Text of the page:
Service Of Process In North Carolina

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After summoning up all of the requisite courage and inner strength to pursue a long-desired divorce, hire an attorney, and file the complaint at the courthouse, now you have to formally serve the summons and complaint on your spouse. This is done through a process called service. Why is this required? The purpose behind the rules regarding service is that the person being sued deserves to have a chance to know of the suit and to have an opportunity to defend her or himself in court. A case will not move forward until the defendant has been properly served, and this must be done within the time limits. Improper service could lead to dismissal of your case. Keep in mind that you cannot serve the summons yourself.

In North Carolina, you can effect service through 1) registered (certified) mail, return receipt requested, with actual delivery to the person being served; 2) through acceptance of service by your spouse through his or her attorney; or 3) through the use of a sheriff, law enforcement officer, or in certain circumstances, a private process server, who will attempt to serve your spouse in person. In North Carolina, private process servers are still not required to be registered or licensed, though it is recommended that you hire a registered process server.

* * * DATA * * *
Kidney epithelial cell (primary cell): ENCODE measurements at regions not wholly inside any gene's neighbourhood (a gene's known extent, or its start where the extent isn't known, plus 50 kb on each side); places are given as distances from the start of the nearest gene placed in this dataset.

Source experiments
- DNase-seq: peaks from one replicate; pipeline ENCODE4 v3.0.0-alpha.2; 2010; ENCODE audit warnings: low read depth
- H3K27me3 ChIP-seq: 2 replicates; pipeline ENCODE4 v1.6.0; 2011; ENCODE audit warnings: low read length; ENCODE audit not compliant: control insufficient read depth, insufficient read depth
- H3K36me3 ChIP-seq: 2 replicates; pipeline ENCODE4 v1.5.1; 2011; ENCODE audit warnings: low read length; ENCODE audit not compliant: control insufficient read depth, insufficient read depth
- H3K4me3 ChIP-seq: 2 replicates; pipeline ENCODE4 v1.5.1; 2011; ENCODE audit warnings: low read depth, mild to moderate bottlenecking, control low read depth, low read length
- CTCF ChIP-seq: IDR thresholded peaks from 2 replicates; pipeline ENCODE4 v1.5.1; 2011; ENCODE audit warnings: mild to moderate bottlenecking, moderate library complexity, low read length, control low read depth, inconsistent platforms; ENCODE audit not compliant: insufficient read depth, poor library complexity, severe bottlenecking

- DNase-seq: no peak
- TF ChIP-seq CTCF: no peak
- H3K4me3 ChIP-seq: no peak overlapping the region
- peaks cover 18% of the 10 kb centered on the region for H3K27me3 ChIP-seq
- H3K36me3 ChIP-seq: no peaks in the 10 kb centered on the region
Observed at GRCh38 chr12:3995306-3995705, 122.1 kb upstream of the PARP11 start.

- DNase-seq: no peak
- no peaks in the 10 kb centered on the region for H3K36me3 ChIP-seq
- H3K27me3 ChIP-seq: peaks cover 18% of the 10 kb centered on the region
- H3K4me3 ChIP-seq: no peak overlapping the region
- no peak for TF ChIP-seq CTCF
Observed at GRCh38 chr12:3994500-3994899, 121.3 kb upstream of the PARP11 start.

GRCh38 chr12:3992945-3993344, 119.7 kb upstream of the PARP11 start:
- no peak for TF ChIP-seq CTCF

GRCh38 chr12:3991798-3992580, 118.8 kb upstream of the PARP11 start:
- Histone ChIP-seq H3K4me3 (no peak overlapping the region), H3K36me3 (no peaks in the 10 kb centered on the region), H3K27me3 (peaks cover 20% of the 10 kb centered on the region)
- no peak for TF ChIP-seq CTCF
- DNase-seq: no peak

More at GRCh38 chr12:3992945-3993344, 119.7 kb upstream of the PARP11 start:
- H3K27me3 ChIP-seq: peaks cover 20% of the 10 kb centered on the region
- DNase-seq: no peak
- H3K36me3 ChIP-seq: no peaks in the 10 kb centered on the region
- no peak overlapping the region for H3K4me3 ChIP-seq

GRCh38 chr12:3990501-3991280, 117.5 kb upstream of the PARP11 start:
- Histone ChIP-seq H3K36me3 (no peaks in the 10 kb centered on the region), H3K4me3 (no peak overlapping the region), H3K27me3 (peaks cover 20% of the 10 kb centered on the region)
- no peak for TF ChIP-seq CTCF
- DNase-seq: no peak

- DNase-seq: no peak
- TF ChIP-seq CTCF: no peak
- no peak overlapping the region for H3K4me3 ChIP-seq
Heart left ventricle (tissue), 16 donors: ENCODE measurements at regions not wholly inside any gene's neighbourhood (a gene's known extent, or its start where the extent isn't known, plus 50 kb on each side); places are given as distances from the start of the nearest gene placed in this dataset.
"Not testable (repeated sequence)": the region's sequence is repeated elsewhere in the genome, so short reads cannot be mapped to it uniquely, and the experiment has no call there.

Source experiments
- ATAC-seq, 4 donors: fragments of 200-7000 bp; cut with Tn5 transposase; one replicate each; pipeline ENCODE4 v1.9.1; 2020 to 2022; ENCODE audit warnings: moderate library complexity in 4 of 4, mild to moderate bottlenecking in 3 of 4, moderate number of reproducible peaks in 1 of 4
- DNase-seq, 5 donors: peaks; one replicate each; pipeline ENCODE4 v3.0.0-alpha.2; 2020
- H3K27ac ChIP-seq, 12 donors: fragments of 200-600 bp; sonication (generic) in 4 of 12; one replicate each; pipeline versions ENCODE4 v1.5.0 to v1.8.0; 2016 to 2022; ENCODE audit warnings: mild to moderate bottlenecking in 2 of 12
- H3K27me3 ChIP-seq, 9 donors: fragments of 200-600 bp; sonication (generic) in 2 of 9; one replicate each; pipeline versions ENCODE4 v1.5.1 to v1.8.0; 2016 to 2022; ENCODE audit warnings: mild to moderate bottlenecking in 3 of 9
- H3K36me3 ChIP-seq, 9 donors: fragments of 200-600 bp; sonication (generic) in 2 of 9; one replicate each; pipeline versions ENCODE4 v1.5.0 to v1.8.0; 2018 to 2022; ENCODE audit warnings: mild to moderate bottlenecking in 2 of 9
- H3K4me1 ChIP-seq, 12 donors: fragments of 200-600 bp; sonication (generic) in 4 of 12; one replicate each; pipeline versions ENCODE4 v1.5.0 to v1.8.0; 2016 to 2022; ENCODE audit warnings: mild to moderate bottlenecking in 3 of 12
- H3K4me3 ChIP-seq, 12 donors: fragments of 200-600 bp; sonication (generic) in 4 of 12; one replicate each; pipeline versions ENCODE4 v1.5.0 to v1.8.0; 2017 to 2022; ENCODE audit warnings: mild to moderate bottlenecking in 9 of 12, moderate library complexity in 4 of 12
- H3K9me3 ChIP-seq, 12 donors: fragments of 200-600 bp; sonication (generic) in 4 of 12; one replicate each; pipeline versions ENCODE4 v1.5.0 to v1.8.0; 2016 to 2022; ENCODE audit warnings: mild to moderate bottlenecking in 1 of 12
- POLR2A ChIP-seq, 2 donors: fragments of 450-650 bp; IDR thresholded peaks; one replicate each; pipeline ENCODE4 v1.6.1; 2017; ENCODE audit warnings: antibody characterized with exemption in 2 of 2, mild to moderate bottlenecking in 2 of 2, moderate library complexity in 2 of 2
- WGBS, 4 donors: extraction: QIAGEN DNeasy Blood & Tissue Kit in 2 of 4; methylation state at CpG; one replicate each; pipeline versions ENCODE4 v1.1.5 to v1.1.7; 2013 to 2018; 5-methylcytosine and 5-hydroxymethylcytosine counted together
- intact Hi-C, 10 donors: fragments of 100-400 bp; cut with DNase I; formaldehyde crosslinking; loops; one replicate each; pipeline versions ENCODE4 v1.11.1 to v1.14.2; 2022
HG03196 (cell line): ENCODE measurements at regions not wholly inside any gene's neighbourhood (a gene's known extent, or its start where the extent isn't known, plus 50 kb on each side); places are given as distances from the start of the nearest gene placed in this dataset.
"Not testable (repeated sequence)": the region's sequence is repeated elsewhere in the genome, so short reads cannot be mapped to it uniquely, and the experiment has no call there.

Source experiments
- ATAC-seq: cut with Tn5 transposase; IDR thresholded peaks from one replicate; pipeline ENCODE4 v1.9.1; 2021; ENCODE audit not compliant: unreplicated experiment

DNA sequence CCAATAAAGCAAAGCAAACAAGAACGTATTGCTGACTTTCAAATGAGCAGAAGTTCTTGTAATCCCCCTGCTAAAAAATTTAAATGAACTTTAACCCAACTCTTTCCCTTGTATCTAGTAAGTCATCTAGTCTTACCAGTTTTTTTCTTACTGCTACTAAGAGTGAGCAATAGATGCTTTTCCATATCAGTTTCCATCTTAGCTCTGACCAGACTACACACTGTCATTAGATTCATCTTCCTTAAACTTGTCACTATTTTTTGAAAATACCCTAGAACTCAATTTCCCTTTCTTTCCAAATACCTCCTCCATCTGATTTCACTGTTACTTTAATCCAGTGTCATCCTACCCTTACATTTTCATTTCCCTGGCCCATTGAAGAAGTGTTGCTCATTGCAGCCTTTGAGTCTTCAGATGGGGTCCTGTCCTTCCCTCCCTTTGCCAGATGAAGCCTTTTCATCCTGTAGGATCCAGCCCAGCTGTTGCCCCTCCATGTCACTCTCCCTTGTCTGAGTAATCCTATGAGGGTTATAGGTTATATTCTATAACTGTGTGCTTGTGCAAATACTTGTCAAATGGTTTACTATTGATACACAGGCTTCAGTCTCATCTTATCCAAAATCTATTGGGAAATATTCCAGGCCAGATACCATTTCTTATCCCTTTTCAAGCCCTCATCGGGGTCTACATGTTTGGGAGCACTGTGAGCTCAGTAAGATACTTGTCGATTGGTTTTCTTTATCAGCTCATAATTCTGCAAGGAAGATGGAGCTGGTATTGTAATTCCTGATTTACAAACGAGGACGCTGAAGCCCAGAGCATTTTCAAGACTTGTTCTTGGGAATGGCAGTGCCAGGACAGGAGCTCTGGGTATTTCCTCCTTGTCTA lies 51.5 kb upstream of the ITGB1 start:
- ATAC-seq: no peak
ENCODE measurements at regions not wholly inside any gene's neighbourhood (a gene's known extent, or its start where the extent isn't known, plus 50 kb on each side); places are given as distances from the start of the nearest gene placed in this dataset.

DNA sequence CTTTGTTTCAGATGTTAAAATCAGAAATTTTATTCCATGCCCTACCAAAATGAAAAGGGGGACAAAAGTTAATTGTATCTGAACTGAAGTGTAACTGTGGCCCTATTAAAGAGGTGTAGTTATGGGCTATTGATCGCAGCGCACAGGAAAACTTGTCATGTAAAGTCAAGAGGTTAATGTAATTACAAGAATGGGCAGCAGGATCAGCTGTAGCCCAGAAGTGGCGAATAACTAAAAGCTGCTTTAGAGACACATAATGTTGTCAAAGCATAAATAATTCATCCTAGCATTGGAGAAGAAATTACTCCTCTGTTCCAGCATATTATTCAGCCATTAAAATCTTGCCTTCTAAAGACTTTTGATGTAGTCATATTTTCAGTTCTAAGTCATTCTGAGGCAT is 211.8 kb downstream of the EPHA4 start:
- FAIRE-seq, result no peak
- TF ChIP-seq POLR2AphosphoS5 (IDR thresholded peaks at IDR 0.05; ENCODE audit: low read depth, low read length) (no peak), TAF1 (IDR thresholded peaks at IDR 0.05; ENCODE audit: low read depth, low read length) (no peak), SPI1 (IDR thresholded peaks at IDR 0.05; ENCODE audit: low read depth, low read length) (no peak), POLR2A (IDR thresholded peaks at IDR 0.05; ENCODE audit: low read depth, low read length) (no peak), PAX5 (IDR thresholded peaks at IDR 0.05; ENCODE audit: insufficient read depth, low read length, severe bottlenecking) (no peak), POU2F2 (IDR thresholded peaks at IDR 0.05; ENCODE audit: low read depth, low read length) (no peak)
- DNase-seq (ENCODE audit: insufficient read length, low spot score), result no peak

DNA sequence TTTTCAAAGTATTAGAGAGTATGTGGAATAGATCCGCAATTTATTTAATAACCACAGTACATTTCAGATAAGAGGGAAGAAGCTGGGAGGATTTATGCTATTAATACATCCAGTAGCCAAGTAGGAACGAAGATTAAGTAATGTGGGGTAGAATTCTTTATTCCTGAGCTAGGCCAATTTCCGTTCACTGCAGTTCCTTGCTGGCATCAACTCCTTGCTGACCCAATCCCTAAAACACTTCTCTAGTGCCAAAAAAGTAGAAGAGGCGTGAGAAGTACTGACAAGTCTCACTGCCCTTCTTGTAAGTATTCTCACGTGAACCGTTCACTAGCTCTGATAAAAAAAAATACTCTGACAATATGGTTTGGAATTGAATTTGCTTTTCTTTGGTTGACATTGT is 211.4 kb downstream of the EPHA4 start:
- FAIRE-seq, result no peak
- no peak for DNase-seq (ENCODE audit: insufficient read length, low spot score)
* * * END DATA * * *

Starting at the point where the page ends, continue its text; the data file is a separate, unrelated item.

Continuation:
When you choose to use certified or registered mail with return receipt requested, you should receive a green card in the mail that your spouse should have signed after receiving the papers; check this to ensure that it has actually been signed. If you use a law enforcement officer, you may give her or him hints about where your spouse could likely be found at certain times of the day.

What if your your spouse cannot be found, or if she refuses to sign for the papers? In this case, provided that you have diligently pursued the previous methods, you may resort to service by publication. For this, you will have to place a notice in an approved newspaper of the county where your spouse last resided, once per week for three successive weeks. There are a number of nuances required here and for this method, seeking an attorney's advice is preferable.

If you have questions and would like to speak with an experienced divorce lawyer, please contact our Concord, NC office.

Resource:

Rule 4(j) from the North Carolina's Rules of Civil Procedure (North Carolina General Assembly)

This article is for informational purposes only and should not be considered or substituted as legal advice.